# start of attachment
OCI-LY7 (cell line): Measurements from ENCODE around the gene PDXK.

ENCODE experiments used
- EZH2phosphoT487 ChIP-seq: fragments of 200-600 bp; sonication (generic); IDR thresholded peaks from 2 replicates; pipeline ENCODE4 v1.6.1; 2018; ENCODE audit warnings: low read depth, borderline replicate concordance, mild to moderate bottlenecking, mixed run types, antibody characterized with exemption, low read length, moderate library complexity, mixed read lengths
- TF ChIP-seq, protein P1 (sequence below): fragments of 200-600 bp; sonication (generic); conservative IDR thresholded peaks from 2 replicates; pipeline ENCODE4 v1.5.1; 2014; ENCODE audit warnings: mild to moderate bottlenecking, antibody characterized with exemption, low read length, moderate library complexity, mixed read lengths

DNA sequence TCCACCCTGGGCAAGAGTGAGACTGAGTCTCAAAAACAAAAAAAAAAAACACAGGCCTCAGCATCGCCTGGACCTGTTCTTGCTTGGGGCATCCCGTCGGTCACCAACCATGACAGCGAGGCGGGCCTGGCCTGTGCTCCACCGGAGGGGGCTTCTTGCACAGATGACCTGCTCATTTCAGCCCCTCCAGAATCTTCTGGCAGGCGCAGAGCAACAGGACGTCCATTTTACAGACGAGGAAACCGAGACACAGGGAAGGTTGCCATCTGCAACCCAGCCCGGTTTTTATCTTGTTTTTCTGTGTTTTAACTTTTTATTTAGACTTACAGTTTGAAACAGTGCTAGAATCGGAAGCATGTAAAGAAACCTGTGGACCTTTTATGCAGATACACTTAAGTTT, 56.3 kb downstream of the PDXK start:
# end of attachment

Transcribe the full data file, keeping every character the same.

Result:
OCI-LY7 (cell line): Measurements from ENCODE around the gene PDXK.

ENCODE experiments used
- EZH2phosphoT487 ChIP-seq: fragments of 200-600 bp; sonication (generic); IDR thresholded peaks from 2 replicates; pipeline ENCODE4 v1.6.1; 2018; ENCODE audit warnings: low read depth, borderline replicate concordance, mild to moderate bottlenecking, mixed run types, antibody characterized with exemption, low read length, moderate library complexity, mixed read lengths
- TF ChIP-seq, protein P1 (sequence below): fragments of 200-600 bp; sonication (generic); conservative IDR thresholded peaks from 2 replicates; pipeline ENCODE4 v1.5.1; 2014; ENCODE audit warnings: mild to moderate bottlenecking, antibody characterized with exemption, low read length, moderate library complexity, mixed read lengths

DNA sequence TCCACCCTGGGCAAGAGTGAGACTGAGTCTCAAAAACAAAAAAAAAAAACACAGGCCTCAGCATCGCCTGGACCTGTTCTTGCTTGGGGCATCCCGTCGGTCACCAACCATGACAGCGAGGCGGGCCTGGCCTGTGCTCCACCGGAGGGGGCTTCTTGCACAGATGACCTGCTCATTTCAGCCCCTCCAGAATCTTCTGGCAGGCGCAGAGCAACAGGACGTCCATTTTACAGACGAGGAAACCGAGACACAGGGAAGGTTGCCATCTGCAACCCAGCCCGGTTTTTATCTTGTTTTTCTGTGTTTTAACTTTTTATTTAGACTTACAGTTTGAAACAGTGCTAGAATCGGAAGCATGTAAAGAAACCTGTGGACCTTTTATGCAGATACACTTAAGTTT, 56.3 kb downstream of the PDXK start: